Read the full article by Gene Zorkin  at YNOT.com

 

Long before anyone coined the term “War on Porn,” the eventual battle lines were drawn in the conflict. Back in 1929, D.H. Lawrence’s novel Lady Chatterly’s Lover was banned in the United States. The ban was not overturned (with respect to the uncensored version) until 30 years later, when the court held in Grove Press v. Christenberry that the book could was not obscene under the standard established in Roth v. United States two years earlier.

By the modern standards we apply to sexually explicit expression, Lady Chatterly’s Lover would scarcely raise an eyebrow – unless, perhaps, those eyebrows belonged to a state legislator.

In looking over bills like Utah’s H.B. 243 and Mississippi’s H.B. 1116 and H.B. 1120, you get the sense that some legislators in both states (and one legislator in Mississippi, in particular) would like nothing more than to turn back the clock on American obscenity law, or shove the genie of modern communications technology back in the bottle — or perhaps fire a volley in a the War on Porn.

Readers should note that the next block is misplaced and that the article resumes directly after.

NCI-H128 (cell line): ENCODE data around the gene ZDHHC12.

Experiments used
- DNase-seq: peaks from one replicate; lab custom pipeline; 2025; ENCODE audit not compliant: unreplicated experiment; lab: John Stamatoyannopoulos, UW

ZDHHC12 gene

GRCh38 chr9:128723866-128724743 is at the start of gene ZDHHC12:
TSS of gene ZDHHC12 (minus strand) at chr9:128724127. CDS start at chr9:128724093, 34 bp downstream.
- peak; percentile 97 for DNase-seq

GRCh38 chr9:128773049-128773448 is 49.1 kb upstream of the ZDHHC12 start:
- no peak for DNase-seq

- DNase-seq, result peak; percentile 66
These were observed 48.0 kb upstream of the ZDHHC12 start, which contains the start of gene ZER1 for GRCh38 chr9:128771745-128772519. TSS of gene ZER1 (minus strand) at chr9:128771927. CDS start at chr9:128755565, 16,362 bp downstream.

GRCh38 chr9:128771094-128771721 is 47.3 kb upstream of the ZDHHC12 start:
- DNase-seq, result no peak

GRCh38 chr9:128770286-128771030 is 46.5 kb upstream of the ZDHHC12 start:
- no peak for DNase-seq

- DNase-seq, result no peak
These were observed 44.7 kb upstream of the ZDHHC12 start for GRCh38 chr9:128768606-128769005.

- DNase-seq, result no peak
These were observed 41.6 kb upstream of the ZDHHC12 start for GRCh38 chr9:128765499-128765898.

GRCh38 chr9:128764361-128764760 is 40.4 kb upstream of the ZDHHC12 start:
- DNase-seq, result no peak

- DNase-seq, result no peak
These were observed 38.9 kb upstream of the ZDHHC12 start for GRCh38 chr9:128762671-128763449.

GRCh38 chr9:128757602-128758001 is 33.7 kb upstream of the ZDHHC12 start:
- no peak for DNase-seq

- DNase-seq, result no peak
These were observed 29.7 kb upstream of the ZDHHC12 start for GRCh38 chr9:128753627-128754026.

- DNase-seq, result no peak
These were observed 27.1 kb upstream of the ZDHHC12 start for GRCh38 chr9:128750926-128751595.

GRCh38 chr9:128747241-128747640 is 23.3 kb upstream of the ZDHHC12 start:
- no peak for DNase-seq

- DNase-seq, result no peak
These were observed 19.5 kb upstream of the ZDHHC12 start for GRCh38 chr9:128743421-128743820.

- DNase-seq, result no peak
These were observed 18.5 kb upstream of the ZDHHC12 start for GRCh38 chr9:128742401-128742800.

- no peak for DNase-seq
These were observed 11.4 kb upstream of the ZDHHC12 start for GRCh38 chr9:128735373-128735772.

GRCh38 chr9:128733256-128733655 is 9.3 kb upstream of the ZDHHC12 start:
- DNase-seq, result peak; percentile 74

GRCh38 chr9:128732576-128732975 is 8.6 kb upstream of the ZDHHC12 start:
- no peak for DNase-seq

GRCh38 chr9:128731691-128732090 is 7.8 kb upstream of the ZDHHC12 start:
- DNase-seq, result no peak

Gene Zorkin has been covering legal and political issues for various adult publications (and under a variety of different pen names) since 2002.